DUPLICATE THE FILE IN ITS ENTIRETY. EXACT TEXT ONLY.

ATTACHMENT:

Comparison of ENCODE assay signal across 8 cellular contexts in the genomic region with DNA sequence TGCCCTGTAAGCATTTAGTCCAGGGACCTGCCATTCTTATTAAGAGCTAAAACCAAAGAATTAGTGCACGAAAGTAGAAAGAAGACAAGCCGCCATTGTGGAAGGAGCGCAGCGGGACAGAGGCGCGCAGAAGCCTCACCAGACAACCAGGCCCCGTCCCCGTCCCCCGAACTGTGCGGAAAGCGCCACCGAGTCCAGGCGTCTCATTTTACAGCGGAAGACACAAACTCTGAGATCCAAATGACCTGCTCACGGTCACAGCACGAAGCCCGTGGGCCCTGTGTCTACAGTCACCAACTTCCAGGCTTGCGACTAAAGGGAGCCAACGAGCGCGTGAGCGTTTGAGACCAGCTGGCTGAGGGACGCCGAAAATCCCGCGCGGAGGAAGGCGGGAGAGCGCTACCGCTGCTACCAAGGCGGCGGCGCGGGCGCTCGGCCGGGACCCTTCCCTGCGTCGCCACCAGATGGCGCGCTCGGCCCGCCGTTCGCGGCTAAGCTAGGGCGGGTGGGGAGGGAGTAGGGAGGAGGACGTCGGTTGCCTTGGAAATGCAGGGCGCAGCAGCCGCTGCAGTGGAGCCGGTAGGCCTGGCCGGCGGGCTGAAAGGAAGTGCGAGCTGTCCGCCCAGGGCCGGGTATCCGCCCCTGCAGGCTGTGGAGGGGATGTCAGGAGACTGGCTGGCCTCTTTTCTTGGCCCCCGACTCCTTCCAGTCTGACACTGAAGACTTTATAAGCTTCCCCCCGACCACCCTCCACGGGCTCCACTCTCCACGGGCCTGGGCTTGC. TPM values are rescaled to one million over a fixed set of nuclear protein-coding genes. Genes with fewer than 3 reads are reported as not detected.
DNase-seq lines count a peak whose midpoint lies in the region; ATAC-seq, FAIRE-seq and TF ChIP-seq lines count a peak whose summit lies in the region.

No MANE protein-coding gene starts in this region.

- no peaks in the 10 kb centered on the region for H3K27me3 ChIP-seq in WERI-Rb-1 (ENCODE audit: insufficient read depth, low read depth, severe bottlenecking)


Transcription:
Comparison of ENCODE assay signal across 8 cellular contexts in the genomic region with DNA sequence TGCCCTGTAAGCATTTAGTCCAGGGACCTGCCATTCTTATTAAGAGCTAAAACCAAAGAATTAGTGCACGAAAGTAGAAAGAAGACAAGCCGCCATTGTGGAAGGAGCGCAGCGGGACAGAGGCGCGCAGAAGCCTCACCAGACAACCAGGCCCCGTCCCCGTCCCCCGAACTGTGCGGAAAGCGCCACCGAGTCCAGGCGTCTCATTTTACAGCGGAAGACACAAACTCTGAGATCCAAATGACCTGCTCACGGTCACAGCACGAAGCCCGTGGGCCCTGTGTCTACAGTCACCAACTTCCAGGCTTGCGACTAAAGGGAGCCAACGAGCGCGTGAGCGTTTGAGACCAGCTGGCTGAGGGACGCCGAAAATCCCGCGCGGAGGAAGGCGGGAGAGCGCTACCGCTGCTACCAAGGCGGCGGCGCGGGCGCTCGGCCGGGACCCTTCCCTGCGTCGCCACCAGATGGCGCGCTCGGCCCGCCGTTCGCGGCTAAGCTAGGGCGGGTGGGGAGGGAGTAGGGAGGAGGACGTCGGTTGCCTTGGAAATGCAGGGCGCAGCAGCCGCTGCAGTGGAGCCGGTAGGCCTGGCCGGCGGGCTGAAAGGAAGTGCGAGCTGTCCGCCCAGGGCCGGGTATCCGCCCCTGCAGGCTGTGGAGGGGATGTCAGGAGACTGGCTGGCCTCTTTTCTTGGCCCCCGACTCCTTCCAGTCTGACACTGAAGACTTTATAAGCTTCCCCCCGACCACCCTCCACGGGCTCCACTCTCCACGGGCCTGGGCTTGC. TPM values are rescaled to one million over a fixed set of nuclear protein-coding genes. Genes with fewer than 3 reads are reported as not detected.
DNase-seq lines count a peak whose midpoint lies in the region; ATAC-seq, FAIRE-seq and TF ChIP-seq lines count a peak whose summit lies in the region.

No MANE protein-coding gene starts in this region.

- no peaks in the 10 kb centered on the region for H3K27me3 ChIP-seq in WERI-Rb-1 (ENCODE audit: insufficient read depth, low read depth, severe bottlenecking)